How to Find Morels – Our Favorite Spring Mushrooms
First of all, this post isn’t about identifying morels but that’s obviously a very crucial part of any foraging. We have a brief post here where we provide recommendations for resources to learn to I.D. morels.
Here is a mushroom that looks similar to a morel, but it is NOT A MOREL!
If this looks like a morel to you, or you don’t know, make sure you know how to identify them before you consider harvesting and cooking them.
For those who are comfortable with mushroom I.D. and have been looking for morels but can’t find them – this article is for you!
A couple of years ago we had our most successful morel hunt yet. It wasn’t just successful because of the quantity of mushrooms that we harvested. It was successful because we picked a place on a map that we had never been to before, we drove 5 hours to get there, and while we were setting up camp we literally parked on top of morels. They were growing in the road and we soon discovered that they were everywhere.
Planning a trip out-of-town can be intimidating but it can also be rewarding!
With a few lessons that we have learned, we hope we can point you in the right direction for planning a morel hunt. Like any other type of wild food, it’s all about timing and location.
In a very basic sense, you are most likely to find morels in a FORESTED area that burned in the last couple of years.
We look for morels in areas that burned anywhere from 1 year ago to 5 years ago or so. 2-3 year-old burns are our favorite.
I exaggerated the word “forested” because I think this can be overlooked by beginners. You aren’t going to find morels in a high desert, grassland, or anything like that. Generally, out West, you are mostly looking for higher elevations – we like 4000 to 8000 feet, but they can absolutely be found outside of that range. A common exception can be river bottoms in lower elevations, but if you are looking for your first time and want to be successful, start up in the forest.
The beautiful mushroom in the photo below was growing in the cottonwoods next to a river down at 3,500 feet, far away from the pine and fir trees where we usually find them.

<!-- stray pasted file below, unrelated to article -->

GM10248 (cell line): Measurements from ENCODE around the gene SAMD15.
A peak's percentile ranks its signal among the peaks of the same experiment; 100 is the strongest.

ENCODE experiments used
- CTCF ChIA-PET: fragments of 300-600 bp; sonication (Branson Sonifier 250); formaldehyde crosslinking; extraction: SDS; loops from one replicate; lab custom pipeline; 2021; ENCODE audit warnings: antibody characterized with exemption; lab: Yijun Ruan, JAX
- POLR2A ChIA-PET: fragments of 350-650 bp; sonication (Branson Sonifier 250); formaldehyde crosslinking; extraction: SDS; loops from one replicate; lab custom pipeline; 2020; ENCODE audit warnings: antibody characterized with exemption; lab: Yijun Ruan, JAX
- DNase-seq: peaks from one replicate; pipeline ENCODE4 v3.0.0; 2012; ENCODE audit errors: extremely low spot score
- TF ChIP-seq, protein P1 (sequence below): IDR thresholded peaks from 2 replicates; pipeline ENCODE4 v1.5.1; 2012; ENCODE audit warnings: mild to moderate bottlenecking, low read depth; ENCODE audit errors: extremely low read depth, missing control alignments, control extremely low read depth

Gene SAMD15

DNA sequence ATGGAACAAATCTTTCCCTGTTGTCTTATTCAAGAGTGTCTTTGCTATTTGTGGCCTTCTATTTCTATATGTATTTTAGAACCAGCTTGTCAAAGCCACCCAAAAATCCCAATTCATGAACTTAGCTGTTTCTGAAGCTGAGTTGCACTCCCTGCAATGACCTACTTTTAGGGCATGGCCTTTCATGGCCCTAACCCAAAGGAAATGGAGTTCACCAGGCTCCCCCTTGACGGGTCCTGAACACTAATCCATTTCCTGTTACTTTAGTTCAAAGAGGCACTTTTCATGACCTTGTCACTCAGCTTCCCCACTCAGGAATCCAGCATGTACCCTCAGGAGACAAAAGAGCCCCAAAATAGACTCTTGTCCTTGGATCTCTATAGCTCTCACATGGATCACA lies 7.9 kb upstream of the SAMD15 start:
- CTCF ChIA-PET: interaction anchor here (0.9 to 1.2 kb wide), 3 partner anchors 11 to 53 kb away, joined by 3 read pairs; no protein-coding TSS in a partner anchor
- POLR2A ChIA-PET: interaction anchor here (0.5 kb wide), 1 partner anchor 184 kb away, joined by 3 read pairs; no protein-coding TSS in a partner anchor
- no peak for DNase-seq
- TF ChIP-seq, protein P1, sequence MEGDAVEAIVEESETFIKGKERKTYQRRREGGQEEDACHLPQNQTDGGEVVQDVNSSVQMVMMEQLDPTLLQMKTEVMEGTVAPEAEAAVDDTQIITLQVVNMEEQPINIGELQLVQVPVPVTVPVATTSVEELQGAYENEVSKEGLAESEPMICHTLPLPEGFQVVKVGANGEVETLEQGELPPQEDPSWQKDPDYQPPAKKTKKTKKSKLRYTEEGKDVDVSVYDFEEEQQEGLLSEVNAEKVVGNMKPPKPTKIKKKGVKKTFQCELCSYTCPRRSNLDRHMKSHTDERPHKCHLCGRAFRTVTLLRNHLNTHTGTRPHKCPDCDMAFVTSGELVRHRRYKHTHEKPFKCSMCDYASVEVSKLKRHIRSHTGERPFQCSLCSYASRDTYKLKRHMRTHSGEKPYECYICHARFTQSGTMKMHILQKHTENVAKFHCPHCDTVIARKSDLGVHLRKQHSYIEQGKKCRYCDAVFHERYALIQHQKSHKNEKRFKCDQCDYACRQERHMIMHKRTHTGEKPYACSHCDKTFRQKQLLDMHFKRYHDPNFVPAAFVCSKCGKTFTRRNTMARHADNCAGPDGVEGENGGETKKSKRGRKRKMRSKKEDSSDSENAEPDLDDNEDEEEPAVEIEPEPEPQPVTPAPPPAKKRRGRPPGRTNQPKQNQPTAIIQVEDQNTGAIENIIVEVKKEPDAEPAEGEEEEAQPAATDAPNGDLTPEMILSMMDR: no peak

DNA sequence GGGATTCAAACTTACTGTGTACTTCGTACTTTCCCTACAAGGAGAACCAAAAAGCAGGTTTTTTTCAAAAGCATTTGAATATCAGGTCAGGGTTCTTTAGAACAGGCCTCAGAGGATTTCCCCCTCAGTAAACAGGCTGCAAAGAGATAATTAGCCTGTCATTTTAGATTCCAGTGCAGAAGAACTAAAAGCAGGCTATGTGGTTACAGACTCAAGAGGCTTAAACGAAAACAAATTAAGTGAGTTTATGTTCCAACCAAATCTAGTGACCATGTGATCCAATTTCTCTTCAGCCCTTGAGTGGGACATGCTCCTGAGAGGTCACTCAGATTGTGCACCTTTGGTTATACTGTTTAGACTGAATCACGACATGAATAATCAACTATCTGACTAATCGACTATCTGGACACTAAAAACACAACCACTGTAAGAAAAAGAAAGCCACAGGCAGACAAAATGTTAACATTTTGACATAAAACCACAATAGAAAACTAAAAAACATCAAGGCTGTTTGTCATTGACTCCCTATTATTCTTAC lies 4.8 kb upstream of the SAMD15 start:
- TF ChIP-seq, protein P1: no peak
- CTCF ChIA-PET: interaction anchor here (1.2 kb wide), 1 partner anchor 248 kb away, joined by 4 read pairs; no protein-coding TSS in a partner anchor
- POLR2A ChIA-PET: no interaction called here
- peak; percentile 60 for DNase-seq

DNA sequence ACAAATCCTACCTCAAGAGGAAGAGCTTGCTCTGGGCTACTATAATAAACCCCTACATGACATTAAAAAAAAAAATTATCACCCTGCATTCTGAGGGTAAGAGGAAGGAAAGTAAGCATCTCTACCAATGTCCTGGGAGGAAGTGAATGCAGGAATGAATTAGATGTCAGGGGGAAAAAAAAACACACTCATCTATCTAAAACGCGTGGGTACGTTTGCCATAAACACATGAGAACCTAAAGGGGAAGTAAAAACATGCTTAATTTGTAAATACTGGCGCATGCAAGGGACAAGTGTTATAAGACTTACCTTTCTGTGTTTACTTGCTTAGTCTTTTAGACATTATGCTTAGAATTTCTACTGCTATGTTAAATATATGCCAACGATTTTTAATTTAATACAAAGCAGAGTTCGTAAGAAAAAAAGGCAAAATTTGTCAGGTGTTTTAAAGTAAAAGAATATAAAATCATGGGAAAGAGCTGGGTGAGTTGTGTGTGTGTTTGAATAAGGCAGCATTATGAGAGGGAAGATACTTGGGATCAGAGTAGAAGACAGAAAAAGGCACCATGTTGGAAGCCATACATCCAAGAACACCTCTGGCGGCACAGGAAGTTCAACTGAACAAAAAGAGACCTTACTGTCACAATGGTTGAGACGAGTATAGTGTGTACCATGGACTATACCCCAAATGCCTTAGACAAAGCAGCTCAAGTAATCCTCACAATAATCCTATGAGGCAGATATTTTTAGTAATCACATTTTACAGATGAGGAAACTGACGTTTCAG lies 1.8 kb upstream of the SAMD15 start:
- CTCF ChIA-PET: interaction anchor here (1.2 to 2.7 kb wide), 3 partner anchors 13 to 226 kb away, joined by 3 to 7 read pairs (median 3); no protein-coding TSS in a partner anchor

Another common mistake people make is that they are looking too close to the coast.
If you are in Washington or Oregon I would head up and over to the east side of the Cascades or at least be near the crest. I wouldn’t bother spending too much time looking down in the wet coastal range. Although it’s definitely possible to find them there, you’ll get more bang for your buck if you head a little further East.
To narrow down your search to burn areas, you are going to need to find maps of burn areas. For this, we use ONX maps.
If you haven’t given the ONX app a shot, we highly recommend it. They have a 7-day free trial and the $30 a year is incredibly worth it for a single-state membership.
The ONX mapping app can be installed on your smartphone and turns your phone into a GPS even when you don’t have cell service. It has a very handy map layer that shows all historical wildfires. This means that with one app you can plan a trip and then use it for navigation once you are out in the woods.
ONX shows pretty much all roads and trails, and property ownership too. You can also toggle between satellite imagery and topographic maps which can be very handy.
Anyway, if you don’t want to use ONX you’ll just need to find another way to find recent wildfires. If you live out west, it’s likely that there have been plenty in the last few years near where you live.
After you’ve chosen a likely area, it’s all about timing. Morels can flush as early as February and as late as July, and with the changing climate, the window is probably growing. We like to head into the woods to start looking in April and we’re usually done poking around in June. The month of May has been our most successful month for morels so far.
Timing can be tricky, though. Most people can’t go as often as they’d like to. That’s why we’d recommend using social media to see where others are having success.
Search for some mushroom social groups on Facebook and join. You’ll be pleasantly surprised with how much you can learn.
We don’t recommend asking for specific mushroom hunting spots, but lots of mushroom hunters are happy to share information like the elevation where they were successful last weekend. This information is not only super helpful for success, it’s highly motivating! If you can see that people have been doing well at 5,000 to 6,000 feet in the last week, get out there and start looking at that elevation.
Another important factor to consider is the aspect where you are hunting.
Aspect is just the direction that a slope faces. We have had successful morel trips where the mushrooms are only flushing on north or east-facing slopes. A couple years ago we were hiking up a bowl and we were finding tons of morels, but as soon as got to the top and started down the other side of the mountain, we found nothing. Lots of the time this is because south and west-facing slopes are drier than north and east-facing slopes. Just pay attention to the aspect of the slopes you are looking on, and if you aren’t finding anything make sure to try a different aspect. If you start paying attention to where you’re finding mushrooms, you’ll start to notice patterns, and then you know you’re really onto something great.
Do you see the morels in the photo above? You can also do all of the right planning and get to a great spot and walk right past morels.
They are hard to see, and it takes a bit of time for your eyes to get better at noticing them. Check out our other post here where we have some pictures to help train your eye.
We hope this article was helpful, please feel free to comment if you have any questions or tips that you’d like to share!